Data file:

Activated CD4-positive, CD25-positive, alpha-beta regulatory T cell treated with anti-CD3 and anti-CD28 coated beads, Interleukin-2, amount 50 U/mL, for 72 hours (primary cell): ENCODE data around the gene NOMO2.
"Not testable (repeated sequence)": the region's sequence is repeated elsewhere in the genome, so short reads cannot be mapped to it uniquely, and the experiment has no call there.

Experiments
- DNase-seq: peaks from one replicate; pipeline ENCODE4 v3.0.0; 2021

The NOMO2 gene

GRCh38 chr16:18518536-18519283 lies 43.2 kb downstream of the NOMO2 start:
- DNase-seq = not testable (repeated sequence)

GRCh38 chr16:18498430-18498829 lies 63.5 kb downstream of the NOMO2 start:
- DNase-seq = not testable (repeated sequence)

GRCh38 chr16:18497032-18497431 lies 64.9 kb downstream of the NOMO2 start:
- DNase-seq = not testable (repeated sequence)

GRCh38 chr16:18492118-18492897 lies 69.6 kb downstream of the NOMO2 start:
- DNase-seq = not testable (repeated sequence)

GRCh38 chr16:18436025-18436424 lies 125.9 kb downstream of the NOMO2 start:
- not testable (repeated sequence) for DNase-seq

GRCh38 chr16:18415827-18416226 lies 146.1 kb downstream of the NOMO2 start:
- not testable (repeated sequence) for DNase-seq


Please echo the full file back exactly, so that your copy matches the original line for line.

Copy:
Activated CD4-positive, CD25-positive, alpha-beta regulatory T cell treated with anti-CD3 and anti-CD28 coated beads, Interleukin-2, amount 50 U/mL, for 72 hours (primary cell): ENCODE data around the gene NOMO2.
"Not testable (repeated sequence)": the region's sequence is repeated elsewhere in the genome, so short reads cannot be mapped to it uniquely, and the experiment has no call there.

Experiments
- DNase-seq: peaks from one replicate; pipeline ENCODE4 v3.0.0; 2021

The NOMO2 gene

GRCh38 chr16:18518536-18519283 lies 43.2 kb downstream of the NOMO2 start:
- DNase-seq = not testable (repeated sequence)

GRCh38 chr16:18498430-18498829 lies 63.5 kb downstream of the NOMO2 start:
- DNase-seq = not testable (repeated sequence)

GRCh38 chr16:18497032-18497431 lies 64.9 kb downstream of the NOMO2 start:
- DNase-seq = not testable (repeated sequence)

GRCh38 chr16:18492118-18492897 lies 69.6 kb downstream of the NOMO2 start:
- DNase-seq = not testable (repeated sequence)

GRCh38 chr16:18436025-18436424 lies 125.9 kb downstream of the NOMO2 start:
- not testable (repeated sequence) for DNase-seq

GRCh38 chr16:18415827-18416226 lies 146.1 kb downstream of the NOMO2 start:
- not testable (repeated sequence) for DNase-seq